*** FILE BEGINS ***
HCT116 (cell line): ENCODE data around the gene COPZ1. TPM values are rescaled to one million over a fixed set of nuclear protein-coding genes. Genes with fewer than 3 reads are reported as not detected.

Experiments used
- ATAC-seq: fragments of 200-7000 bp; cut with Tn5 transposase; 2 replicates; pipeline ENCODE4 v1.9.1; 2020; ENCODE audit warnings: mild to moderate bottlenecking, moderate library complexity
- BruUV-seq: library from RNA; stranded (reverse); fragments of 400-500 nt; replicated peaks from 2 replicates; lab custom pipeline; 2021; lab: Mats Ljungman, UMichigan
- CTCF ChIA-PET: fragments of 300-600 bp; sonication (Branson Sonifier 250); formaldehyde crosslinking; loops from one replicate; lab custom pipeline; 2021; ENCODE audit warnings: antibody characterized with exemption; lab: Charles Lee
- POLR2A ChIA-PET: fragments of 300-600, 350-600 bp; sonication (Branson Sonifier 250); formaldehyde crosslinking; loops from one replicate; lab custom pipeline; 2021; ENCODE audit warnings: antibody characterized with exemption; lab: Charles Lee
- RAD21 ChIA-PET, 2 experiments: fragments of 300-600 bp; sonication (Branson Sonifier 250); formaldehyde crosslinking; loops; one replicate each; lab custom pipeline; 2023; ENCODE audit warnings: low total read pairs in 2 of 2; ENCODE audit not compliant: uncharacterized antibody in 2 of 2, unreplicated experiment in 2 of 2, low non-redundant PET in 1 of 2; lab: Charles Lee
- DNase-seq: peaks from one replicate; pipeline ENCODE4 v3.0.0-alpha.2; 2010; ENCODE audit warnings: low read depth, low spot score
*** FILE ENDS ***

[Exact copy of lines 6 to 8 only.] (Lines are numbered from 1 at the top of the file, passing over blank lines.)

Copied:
- POLR2A ChIA-PET: fragments of 300-600, 350-600 bp; sonication (Branson Sonifier 250); formaldehyde crosslinking; loops from one replicate; lab custom pipeline; 2021; ENCODE audit warnings: antibody characterized with exemption; lab: Charles Lee
- RAD21 ChIA-PET, 2 experiments: fragments of 300-600 bp; sonication (Branson Sonifier 250); formaldehyde crosslinking; loops; one replicate each; lab custom pipeline; 2023; ENCODE audit warnings: low total read pairs in 2 of 2; ENCODE audit not compliant: uncharacterized antibody in 2 of 2, unreplicated experiment in 2 of 2, low non-redundant PET in 1 of 2; lab: Charles Lee
- DNase-seq: peaks from one replicate; pipeline ENCODE4 v3.0.0-alpha.2; 2010; ENCODE audit warnings: low read depth, low spot score